Sets a new high performance standard for digital amplifiers by employing
state-of-the-art components and innovative technologies.
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Jitter is a major cause of distortion in digital systems, and is caused by mis-timing in the master clocks used in digital-to-analogue conversion. To eliminate the degradation of sound caused by jitter, Technics has developed an original jitter reduction circuit, comprising a clock generator in the noise-shaping system to reduce jitter in the low-frequency range and a high-precision sample rate converter for suppressing jitter in the high-frequency range. Thus it reduces jitter in an ideal way over the entire frequency range.
This works with a newly-developed and original high-precision PWM (Pulse Width Modulation) conversion circuit, optimising the noise-shaping speed, the degree and requantisation number, and the PWM gradation, in order to convert high-resolution signals to PWM without causing any damage to the dynamic range. These new technologies enable new Technics digital amplifier designs to reproduce the natural and delicate nuances of music.
In the speaker-driving section of the Technics amplifier, Technics has employed a high-speed GaN (gallium nitride) FET driver device with super-low resistance. This enables the construction of a high-power amp using a single push-pull configuration, allowing the length of the large current carrying signal path to be shortened, and resulting in outstanding linearity regardless of the sound level.
The impedance of a speaker is not constant: it varies according to frequency, thus altering the loading on an amplifier and therefore potentially the sound. Technics is able to measure an amplifier’s frequency amplitude-phase characteristics with speakers connected, and has developed a speaker impedance adaptive optimisation algorithm using digital signal processing to achieve ideal impulse response. Correction processing based on the new algorithm achieves a flat frequency response for both amplitude and phase, not possible in conventional amps, and delivering a sound with rich spatial expression.
Some systems use a digital link between source component and pre-amplifier, keeping the digital signal pure as long as possible: Technics Digital Link goes further. It has eliminated the volume control function from the pre-amplifier, and instead transmits the volume control information, together with the audio signal, directly to the power amplifier in digital form. The power amp’s jitter reduction circuit reduces any effect of jitter in signal transmission, then performs the volume control immediately before the PWM converter. This new sound transmission interface, Technics Digital Link, supports audio signals and also eradicates inter-channel effects by transmitting the left and right channel signals separately. Technics Digital Link has achieved an ideal amplifier configuration, minimising any degradation between the pre-amplifier and the power amp, and resulting in superb stereo separation and reproduction of even the most subtle signals. The result is a more detailed and dynamic sound.
The accurate reproduction of everything from dynamic and powerful sounds to the low-level signals expressing delicate nuances requires a special power supply in an amplifier. It needs to be both powerful and low-noise, as well as capable of responding instantly to a continuously changing audio signal without any voltage fluctuation. The power supply circuit of an ordinary amp consists of a large-capacity power transformer and a rectifier circuit: after examining ways to achieve ideal voltage and current waveforms, Technics decided to use a choke-input rectification, plus a discrete stabilised power supply circuit. These technologies incorporated in the power supply circuit enable the amp to drive the speakers powerfully under any conditions.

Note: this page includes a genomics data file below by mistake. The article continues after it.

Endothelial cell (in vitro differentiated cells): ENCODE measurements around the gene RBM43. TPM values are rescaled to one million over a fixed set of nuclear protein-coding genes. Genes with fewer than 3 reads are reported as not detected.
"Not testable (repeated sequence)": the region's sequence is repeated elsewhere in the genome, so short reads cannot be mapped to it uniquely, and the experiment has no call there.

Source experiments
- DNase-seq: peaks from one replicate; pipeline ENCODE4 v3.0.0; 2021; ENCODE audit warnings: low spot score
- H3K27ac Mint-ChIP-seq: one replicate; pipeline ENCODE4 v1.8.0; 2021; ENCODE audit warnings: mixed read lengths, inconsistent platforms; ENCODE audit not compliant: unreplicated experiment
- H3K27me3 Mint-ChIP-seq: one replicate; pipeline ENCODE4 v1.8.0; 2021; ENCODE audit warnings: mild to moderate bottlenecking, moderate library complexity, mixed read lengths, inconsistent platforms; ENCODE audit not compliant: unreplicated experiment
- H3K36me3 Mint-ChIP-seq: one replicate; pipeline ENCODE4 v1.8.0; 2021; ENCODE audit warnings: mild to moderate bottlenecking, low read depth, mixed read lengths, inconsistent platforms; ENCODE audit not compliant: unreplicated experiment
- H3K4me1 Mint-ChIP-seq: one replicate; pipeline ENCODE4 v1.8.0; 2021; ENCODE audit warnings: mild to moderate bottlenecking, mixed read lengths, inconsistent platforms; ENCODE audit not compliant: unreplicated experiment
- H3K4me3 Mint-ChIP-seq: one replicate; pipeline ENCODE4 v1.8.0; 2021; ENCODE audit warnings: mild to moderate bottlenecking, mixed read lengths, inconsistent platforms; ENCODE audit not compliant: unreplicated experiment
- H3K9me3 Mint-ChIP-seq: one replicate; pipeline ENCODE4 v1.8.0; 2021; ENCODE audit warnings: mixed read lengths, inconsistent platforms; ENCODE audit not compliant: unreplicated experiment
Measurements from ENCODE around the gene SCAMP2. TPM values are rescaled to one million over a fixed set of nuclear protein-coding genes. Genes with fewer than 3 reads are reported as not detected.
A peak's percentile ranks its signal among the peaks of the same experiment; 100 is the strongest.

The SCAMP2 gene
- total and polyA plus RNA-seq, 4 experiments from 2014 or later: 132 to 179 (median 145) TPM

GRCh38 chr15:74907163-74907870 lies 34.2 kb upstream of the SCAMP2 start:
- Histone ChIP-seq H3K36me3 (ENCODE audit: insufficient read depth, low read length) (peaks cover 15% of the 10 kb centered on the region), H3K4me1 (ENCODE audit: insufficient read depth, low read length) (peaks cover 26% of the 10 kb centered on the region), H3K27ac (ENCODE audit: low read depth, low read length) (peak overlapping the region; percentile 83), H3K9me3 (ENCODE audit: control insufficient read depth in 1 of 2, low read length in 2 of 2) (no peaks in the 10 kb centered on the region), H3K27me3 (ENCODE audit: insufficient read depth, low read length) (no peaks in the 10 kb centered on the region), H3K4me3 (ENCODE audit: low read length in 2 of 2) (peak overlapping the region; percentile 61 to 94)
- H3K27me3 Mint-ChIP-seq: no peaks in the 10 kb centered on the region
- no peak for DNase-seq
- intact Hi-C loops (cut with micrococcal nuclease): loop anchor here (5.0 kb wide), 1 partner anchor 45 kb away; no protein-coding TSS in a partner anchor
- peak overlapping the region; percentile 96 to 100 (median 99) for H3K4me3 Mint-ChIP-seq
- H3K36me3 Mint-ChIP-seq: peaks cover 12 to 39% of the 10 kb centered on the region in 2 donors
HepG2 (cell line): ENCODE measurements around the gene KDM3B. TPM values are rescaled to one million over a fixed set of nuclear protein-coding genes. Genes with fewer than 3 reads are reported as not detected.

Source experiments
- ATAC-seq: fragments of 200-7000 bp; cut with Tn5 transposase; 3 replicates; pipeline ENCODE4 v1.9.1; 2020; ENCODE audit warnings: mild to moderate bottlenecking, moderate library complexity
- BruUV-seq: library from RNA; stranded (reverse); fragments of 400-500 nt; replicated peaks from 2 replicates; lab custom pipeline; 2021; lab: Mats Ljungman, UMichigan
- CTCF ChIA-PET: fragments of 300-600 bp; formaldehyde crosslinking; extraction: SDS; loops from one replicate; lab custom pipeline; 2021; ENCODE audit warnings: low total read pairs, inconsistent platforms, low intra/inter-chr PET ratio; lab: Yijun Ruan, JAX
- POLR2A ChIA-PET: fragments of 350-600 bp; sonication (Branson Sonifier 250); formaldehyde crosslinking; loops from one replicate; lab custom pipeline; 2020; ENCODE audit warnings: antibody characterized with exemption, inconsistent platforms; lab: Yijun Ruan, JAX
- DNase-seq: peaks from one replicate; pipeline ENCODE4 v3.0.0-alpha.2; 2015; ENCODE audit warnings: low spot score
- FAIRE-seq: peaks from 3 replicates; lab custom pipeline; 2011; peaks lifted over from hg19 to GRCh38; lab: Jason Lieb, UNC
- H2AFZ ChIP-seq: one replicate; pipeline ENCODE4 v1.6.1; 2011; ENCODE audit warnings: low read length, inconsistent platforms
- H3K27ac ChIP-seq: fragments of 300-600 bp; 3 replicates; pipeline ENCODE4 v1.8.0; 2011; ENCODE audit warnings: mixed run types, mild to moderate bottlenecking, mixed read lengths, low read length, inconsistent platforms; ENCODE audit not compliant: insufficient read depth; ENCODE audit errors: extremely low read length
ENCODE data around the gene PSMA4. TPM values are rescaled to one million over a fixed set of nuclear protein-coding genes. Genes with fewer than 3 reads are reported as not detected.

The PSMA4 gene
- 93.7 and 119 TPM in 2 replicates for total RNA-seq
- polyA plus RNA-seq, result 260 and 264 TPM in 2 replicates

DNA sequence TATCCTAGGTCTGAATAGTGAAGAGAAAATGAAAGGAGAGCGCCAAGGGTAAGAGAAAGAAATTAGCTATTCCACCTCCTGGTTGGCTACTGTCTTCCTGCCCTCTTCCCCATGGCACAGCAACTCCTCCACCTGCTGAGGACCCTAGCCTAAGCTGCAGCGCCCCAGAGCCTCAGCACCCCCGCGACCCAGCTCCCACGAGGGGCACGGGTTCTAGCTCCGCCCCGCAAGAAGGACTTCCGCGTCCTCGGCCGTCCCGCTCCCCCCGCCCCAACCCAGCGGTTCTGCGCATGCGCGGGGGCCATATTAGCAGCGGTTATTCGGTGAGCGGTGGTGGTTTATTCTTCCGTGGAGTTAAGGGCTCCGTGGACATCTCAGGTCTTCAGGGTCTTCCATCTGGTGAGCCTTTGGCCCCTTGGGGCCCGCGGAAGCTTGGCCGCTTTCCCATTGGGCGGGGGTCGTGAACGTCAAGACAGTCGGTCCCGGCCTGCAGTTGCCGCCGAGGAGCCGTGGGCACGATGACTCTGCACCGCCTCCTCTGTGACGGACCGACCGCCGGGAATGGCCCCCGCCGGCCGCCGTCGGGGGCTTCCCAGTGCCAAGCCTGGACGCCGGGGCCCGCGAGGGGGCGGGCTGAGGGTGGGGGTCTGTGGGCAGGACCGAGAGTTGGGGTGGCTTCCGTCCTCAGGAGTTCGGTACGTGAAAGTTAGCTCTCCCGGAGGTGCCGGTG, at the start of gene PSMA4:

The best power supply for delicate circuitry such as the clock generator in the new amplifiers is one entirely isolated from any noise or fluctuations in the mains supply. Technics has extensive experience in circuits using battery isolation, having used them to create ultra-low-noise pre-amplifier stages in past analogue amplifiers.
The main amplifier layout separates the left and right channel signal paths completely, all the way back to the secondary winding on the power transformer, to prevent mutual interference and also achieve an ideal weight balance. This design gives optimal stereo separation, and also allows the two channels to be laid out in ‘mirror image’, giving equal signal-path lengths for each channel.
The length of the signal path is kept as short as possible to improve the signal to noise ratio, reduce potential sources of distortion and interference, and give the most direct communication of the music.
To support heavy parts and components and lower the centre of gravity for improved stability, the inner chassis of the SE-R1 is made of 3-mm-thick plate, but the amplifier uses a huge, and very heavy, mains transformer: to support this better and reduce vibration, columns of die-cast aluminium are arranged at appropriate intervals between the bottom inner chassis and outer chassis. The external casing is made of a 7-mm-thick aluminium plate to resist the effect of electromagnetic noise.
Large, newly designed speaker terminals enable the connection of thick cables, and even the screws are high precision to ensure they remain tight, giving a firm and reliable cable connection. The insulators are cast iron for high rigidity and an excellent damping effect: this reduces both susceptibility to vibration, and the transmission of any vibration to external devices.